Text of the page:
Game Design


The Engine

I hate to state the obvious, but it's what I'm good at: Make your engine solid. Do not skimp on the development time you spend here, you will pay for it later if you do. Would you rather buy a car with a German motor, or something made in Cuba? Spend time on your engine until it is complete, never assume that you can patch it up and hold it together as you go. Duct tape can only do so much, even Cuban duct tape.

Make the engine as general as possible. If you hard code anything naughty into it you deserve to be thrown in the Sarlacc pit. Allow for as many details as possible to be file driven. Every world, level, or character should be loaded from a file created by your in-house tools. Try not to describe AI in code either, create a scripting language and allow everything to be interpreted at runtime.

I am a proponent of object-oriented design. Any performance decrease you may encounter will likely be negligible since the one-man army is rarely trying to create cutting edge polygon pounding products like the big-boys. Lone developer games need to impress gamers with their style, originality, and gameplay, not speed and flashy effects. You will therefore likely have enough leeway to incorporate an object-oriented design. This will allow you to integrate new unexpected items (and they will arise, no matter how hard you try to stick to your design doc) more easily and it increases the overall robustness and reusability of your code. Reusability is of prime importance to small developers; anything that can cut down production time for the next game is like money in the bank.


Gentlemen, start your engines! This is where all the hard work you put into your game engine will start to pay off. In the real world of game development, the programmers are rarely the ones designing the levels or setting up the world. They need to create user-friendly tools to allow game and level designers to interface with their beautiful engine. Things such as level builders, character animators, AI script writers, etc, will all facilitate and expedite the jobs of the designers.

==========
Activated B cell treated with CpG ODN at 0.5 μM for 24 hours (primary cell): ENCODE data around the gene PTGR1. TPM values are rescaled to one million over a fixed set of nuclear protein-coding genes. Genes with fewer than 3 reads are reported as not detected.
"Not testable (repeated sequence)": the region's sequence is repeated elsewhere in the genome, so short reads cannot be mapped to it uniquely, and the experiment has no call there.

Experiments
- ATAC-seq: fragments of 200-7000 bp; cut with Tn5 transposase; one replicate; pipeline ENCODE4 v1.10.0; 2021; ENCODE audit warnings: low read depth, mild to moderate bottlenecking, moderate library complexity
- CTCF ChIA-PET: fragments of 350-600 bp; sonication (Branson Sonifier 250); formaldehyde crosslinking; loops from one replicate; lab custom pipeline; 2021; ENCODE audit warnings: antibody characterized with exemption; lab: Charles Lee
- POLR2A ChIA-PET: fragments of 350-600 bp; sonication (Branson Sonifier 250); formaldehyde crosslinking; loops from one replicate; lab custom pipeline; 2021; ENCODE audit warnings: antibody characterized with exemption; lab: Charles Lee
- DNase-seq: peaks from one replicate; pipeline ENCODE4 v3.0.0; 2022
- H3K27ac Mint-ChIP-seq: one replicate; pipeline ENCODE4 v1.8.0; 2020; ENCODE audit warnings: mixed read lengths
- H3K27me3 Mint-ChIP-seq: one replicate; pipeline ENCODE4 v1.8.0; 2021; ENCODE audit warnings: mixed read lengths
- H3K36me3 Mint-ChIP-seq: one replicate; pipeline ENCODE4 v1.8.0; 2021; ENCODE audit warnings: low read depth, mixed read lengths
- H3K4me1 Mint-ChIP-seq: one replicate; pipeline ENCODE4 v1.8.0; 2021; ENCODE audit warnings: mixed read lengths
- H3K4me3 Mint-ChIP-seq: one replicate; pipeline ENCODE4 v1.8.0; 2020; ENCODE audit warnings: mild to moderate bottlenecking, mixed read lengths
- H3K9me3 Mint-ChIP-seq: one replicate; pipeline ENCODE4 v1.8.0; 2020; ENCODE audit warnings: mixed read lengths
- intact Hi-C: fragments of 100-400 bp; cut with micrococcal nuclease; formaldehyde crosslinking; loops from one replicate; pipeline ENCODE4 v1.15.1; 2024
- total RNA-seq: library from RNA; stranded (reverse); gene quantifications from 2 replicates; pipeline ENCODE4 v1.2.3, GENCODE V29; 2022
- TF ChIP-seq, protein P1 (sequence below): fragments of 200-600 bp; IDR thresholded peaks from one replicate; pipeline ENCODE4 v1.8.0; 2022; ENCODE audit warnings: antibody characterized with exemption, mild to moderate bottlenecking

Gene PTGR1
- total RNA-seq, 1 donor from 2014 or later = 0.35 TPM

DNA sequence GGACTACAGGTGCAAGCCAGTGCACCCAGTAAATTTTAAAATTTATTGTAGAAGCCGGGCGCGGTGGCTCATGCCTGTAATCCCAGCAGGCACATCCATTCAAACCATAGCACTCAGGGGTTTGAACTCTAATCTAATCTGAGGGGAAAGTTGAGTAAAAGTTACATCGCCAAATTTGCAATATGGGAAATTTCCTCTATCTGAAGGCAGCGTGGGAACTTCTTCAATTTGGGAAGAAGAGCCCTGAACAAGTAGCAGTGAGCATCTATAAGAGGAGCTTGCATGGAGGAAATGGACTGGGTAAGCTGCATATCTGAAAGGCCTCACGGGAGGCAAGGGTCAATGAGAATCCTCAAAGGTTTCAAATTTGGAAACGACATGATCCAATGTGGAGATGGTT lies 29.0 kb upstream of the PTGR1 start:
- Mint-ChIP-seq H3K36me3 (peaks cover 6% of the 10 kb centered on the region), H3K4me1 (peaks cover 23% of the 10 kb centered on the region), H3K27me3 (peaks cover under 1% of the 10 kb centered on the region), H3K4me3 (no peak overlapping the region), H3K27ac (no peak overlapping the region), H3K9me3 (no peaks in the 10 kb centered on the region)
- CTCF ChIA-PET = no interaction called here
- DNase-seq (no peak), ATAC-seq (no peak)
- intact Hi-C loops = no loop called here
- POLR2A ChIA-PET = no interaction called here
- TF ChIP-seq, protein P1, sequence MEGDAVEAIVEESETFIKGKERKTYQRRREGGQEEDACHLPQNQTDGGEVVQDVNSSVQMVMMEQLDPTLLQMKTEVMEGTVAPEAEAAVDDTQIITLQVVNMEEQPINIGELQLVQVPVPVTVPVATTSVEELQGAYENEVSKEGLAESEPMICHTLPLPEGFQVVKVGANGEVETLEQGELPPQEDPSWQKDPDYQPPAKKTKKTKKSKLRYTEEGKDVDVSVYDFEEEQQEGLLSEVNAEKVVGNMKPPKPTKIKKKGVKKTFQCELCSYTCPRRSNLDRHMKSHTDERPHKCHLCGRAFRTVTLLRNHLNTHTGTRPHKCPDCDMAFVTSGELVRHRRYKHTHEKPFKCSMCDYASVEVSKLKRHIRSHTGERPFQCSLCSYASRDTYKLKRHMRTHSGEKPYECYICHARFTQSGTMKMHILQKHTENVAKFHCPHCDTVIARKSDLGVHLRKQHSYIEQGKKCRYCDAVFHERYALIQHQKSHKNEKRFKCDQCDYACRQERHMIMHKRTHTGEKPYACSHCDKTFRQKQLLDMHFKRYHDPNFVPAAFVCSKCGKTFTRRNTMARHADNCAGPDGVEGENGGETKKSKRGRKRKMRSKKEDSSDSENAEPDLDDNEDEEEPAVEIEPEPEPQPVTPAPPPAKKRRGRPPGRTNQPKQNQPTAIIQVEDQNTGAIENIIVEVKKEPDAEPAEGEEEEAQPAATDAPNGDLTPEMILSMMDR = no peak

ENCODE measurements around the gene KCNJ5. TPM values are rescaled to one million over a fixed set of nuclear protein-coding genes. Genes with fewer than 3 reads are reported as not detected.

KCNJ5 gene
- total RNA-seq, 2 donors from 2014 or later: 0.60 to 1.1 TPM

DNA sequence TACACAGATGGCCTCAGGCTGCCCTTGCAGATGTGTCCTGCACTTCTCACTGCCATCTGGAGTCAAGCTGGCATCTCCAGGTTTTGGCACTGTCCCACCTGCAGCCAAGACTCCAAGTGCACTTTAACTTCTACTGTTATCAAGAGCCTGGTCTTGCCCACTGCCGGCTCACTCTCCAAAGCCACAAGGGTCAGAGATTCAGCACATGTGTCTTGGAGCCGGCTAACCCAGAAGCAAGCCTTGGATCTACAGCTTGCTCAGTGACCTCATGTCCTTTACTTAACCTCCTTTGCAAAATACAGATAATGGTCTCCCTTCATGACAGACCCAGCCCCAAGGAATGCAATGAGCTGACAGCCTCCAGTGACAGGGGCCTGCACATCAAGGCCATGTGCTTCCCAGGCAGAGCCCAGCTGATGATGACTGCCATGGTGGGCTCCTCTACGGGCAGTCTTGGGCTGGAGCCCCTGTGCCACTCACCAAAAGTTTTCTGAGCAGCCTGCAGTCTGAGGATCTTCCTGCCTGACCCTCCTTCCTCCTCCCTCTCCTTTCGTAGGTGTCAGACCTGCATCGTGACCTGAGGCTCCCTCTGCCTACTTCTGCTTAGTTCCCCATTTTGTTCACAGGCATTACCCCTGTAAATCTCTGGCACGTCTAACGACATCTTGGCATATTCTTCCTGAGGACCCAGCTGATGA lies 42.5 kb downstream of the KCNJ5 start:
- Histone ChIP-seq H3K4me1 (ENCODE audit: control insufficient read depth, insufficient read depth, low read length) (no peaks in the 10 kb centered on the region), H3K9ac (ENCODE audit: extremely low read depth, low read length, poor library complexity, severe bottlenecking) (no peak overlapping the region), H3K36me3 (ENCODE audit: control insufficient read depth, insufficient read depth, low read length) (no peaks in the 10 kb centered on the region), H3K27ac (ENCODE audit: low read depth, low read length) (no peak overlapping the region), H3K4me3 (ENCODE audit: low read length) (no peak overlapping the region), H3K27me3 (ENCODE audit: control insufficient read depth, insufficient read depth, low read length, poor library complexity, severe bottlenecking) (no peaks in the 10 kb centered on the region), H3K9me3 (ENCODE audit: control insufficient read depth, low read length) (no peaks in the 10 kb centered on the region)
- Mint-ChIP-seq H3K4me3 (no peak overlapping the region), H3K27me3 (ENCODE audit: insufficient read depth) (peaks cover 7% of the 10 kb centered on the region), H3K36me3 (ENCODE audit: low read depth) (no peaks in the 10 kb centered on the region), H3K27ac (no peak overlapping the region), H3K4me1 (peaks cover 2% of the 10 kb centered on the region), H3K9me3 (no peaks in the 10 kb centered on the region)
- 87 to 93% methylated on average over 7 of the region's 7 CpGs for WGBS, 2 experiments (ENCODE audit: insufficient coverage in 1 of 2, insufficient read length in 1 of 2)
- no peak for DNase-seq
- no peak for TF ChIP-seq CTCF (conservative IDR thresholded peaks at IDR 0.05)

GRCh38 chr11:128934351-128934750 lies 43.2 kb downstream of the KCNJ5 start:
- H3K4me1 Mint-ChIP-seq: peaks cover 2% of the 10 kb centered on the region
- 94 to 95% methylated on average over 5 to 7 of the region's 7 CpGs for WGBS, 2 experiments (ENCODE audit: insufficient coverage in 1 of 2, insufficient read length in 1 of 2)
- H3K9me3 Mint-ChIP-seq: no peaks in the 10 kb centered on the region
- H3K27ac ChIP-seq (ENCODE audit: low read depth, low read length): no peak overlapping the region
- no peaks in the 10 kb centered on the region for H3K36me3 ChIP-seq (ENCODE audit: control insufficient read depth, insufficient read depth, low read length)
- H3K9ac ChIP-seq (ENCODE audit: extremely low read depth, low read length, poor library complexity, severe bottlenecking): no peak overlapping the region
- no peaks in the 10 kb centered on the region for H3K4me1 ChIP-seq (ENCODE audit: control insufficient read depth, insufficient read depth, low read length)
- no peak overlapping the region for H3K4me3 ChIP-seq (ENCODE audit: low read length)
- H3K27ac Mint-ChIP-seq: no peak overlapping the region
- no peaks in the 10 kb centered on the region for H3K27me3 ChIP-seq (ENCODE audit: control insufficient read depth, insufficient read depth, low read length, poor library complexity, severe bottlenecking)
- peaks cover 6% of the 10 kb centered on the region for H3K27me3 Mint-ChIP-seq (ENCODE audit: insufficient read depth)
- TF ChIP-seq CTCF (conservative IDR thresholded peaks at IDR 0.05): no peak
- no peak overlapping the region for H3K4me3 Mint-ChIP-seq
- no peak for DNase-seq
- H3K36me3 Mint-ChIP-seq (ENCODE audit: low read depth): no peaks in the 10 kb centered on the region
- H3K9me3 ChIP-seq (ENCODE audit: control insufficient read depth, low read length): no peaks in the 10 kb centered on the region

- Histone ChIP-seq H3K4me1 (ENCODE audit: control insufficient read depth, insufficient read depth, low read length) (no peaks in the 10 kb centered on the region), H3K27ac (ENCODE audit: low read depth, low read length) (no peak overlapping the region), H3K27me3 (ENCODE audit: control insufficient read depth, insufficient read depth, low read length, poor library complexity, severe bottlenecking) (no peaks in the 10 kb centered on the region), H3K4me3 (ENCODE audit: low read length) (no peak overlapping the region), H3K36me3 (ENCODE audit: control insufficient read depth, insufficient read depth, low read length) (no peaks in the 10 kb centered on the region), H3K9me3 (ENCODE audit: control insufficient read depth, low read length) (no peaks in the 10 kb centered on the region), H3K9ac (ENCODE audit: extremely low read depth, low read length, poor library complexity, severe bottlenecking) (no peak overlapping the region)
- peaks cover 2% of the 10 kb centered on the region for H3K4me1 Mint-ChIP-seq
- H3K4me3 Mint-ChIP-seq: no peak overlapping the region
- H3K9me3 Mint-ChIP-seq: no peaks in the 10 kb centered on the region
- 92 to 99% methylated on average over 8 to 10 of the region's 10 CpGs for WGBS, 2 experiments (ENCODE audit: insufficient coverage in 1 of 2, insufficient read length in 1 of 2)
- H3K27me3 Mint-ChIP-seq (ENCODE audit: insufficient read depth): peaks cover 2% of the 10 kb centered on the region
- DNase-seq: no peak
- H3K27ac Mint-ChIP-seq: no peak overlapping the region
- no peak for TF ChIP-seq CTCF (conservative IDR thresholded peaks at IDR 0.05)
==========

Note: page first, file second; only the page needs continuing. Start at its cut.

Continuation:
I can hear the one-man army saying "I don't need tools, I do it all myself," but I don't believe this to be true. Your game will end up looking more polished and refined in the end if you have easy to use tools at your disposal with which you can tweak your levels and get the most out of your engine. It is very hard to tell what will be fun before you actually try it, so allowing easy modifications through the use of tools will give you the power to tweak up the level of fun with minimal effort.

Make your tools as reusable and general as possible while still maintaining their utility. Think ahead to your next game (or games) and try to ensure that the tools as a whole, or at least some of the code, will still be useful. Lone developers are usually not as affected by hardware advances as are big developers, so tool reuse is quite plausible and beneficial.

The Interface

The interface should be as unobtrusive as possible. When the player doesn't need it, it should ideally not even be there. Make actions available to the user only when they can be performed, give the user information only when it is needed or requested. By accomplishing these goals you can ensure that the player never loses his sense of immersion in the game world. The longer you can hold him in there, the better. People play games as an escape or release, they do not want to have to deal with uninteresting or extraneous information like they do in real life.

In order to keep the player immersed, seek to avoid any harsh 'reality checks' such as loading screens or menus that don't seem to flow with the game. It's similar to what happens when a 'blue screen of death' pops up while you're madly coding. You are awoken from your WinDoze and you realize that the world is not a happy place full of icons, menus, and 'for loops'. Don't do this sort of thing to your players; you know how much you hate it when it happens to you.